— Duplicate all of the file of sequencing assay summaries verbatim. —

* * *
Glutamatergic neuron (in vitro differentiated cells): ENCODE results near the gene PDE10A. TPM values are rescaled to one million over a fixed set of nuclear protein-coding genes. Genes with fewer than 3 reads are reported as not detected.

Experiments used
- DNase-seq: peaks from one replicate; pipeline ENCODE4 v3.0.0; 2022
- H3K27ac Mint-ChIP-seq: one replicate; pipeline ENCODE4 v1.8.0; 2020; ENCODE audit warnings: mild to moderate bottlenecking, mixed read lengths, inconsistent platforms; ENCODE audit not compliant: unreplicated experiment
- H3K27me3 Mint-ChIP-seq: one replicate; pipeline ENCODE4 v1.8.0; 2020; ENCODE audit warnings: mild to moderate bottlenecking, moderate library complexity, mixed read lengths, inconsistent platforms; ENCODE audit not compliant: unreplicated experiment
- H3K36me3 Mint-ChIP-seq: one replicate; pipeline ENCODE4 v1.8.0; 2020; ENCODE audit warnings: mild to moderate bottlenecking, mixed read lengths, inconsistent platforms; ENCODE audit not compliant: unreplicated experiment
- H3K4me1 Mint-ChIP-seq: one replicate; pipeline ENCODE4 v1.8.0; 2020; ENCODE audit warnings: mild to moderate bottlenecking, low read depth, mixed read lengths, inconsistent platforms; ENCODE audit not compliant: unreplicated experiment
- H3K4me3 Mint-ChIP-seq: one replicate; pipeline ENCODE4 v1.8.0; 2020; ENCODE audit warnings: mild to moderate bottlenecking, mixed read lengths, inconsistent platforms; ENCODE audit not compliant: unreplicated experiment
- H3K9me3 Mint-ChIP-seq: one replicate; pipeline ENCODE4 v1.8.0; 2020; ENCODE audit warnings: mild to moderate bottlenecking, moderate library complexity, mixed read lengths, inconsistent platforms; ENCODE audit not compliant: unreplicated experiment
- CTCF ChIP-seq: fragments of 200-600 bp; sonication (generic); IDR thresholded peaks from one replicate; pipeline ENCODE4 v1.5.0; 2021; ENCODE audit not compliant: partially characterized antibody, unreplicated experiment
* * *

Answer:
Glutamatergic neuron (in vitro differentiated cells): ENCODE results near the gene PDE10A. TPM values are rescaled to one million over a fixed set of nuclear protein-coding genes. Genes with fewer than 3 reads are reported as not detected.

Experiments used
- DNase-seq: peaks from one replicate; pipeline ENCODE4 v3.0.0; 2022
- H3K27ac Mint-ChIP-seq: one replicate; pipeline ENCODE4 v1.8.0; 2020; ENCODE audit warnings: mild to moderate bottlenecking, mixed read lengths, inconsistent platforms; ENCODE audit not compliant: unreplicated experiment
- H3K27me3 Mint-ChIP-seq: one replicate; pipeline ENCODE4 v1.8.0; 2020; ENCODE audit warnings: mild to moderate bottlenecking, moderate library complexity, mixed read lengths, inconsistent platforms; ENCODE audit not compliant: unreplicated experiment
- H3K36me3 Mint-ChIP-seq: one replicate; pipeline ENCODE4 v1.8.0; 2020; ENCODE audit warnings: mild to moderate bottlenecking, mixed read lengths, inconsistent platforms; ENCODE audit not compliant: unreplicated experiment
- H3K4me1 Mint-ChIP-seq: one replicate; pipeline ENCODE4 v1.8.0; 2020; ENCODE audit warnings: mild to moderate bottlenecking, low read depth, mixed read lengths, inconsistent platforms; ENCODE audit not compliant: unreplicated experiment
- H3K4me3 Mint-ChIP-seq: one replicate; pipeline ENCODE4 v1.8.0; 2020; ENCODE audit warnings: mild to moderate bottlenecking, mixed read lengths, inconsistent platforms; ENCODE audit not compliant: unreplicated experiment
- H3K9me3 Mint-ChIP-seq: one replicate; pipeline ENCODE4 v1.8.0; 2020; ENCODE audit warnings: mild to moderate bottlenecking, moderate library complexity, mixed read lengths, inconsistent platforms; ENCODE audit not compliant: unreplicated experiment
- CTCF ChIP-seq: fragments of 200-600 bp; sonication (generic); IDR thresholded peaks from one replicate; pipeline ENCODE4 v1.5.0; 2021; ENCODE audit not compliant: partially characterized antibody, unreplicated experiment